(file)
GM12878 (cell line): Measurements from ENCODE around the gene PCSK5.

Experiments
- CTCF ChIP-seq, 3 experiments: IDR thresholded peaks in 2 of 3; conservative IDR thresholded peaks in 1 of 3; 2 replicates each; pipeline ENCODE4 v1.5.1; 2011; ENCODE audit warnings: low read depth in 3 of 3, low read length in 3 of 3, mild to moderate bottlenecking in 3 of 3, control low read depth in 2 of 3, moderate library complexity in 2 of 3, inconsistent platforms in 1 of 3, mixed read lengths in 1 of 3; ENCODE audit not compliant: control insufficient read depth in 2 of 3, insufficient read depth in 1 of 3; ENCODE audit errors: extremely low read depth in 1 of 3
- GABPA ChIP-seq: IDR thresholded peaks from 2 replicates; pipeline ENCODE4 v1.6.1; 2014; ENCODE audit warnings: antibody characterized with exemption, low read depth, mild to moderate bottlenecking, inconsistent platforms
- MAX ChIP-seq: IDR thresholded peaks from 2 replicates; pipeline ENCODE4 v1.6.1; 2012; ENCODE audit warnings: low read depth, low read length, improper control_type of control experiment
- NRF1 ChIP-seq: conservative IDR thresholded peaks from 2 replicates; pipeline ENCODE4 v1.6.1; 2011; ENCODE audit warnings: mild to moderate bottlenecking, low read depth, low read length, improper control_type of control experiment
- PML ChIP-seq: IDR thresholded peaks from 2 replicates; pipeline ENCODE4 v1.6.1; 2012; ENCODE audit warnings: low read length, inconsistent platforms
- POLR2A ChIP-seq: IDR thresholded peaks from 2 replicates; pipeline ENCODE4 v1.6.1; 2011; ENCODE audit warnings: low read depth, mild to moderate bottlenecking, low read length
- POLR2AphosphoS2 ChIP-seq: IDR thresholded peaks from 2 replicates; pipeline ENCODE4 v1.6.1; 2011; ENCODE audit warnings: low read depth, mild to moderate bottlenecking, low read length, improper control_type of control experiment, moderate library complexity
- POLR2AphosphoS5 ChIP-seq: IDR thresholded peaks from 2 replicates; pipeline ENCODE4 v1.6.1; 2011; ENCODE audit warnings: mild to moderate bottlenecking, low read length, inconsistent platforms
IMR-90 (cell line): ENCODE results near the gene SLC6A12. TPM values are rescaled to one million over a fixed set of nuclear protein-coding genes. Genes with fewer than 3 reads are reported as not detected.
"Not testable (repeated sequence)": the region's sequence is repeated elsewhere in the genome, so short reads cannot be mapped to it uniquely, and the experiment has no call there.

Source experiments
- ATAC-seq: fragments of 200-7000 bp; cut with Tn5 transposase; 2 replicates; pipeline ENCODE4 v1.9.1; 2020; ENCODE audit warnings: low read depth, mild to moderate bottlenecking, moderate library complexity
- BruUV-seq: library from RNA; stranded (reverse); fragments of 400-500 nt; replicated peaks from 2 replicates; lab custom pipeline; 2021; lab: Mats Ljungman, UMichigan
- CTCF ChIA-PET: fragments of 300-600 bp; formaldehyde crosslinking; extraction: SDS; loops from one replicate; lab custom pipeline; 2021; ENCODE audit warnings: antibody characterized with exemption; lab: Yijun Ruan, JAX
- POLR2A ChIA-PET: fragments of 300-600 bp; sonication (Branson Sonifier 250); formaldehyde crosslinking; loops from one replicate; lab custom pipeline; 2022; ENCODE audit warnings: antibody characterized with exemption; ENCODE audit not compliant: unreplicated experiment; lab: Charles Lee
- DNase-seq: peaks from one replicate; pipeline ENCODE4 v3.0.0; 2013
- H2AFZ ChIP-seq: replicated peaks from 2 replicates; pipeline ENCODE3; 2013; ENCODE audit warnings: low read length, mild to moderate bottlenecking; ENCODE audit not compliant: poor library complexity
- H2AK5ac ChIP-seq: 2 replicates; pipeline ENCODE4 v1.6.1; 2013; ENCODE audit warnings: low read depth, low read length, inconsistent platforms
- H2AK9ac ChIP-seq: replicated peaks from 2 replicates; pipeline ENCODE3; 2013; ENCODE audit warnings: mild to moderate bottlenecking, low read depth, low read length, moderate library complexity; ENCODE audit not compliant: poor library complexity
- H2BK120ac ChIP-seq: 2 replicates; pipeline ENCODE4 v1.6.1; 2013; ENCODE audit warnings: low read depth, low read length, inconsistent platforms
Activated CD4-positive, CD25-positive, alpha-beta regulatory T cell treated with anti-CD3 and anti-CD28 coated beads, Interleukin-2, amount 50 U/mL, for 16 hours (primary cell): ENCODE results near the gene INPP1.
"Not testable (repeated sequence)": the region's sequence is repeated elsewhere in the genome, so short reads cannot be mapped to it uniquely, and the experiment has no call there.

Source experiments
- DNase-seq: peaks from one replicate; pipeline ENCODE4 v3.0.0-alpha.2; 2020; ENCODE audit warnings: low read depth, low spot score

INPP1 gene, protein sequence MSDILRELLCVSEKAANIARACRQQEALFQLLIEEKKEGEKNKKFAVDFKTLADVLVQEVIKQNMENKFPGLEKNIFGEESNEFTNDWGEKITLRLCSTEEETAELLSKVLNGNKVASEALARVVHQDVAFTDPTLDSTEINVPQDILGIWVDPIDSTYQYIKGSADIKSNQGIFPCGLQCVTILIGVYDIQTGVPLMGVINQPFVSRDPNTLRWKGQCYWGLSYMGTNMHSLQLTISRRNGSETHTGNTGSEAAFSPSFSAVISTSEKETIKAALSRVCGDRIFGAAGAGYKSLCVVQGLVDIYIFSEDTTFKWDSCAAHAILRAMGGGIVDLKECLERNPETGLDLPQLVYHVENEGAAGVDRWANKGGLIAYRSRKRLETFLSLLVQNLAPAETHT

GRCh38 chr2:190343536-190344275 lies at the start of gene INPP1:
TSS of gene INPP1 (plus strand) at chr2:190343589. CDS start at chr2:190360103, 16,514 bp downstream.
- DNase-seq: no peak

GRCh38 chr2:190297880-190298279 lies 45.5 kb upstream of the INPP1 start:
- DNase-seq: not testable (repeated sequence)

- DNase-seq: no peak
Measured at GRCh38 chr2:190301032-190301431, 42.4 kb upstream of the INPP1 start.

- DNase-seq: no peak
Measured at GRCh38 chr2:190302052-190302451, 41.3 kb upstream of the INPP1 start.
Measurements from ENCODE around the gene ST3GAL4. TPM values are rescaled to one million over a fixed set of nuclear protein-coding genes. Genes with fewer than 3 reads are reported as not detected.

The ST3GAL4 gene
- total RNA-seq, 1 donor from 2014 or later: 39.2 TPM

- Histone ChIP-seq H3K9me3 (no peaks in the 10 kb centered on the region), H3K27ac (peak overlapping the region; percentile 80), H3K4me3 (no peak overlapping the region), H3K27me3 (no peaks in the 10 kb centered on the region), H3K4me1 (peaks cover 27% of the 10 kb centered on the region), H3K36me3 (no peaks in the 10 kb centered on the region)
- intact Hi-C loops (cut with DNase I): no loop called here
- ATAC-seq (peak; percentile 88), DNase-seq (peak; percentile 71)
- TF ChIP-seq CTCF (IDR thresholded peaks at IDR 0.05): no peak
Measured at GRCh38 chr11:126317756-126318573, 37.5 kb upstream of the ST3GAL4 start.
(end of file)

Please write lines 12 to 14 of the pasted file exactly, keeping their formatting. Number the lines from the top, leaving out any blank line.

"Not testable (repeated sequence)": the region's sequence is repeated elsewhere in the genome, so short reads cannot be mapped to it uniquely, and the experiment has no call there.

Source experiments
- ATAC-seq: fragments of 200-7000 bp; cut with Tn5 transposase; 2 replicates; pipeline ENCODE4 v1.9.1; 2020; ENCODE audit warnings: low read depth, mild to moderate bottlenecking, moderate library complexity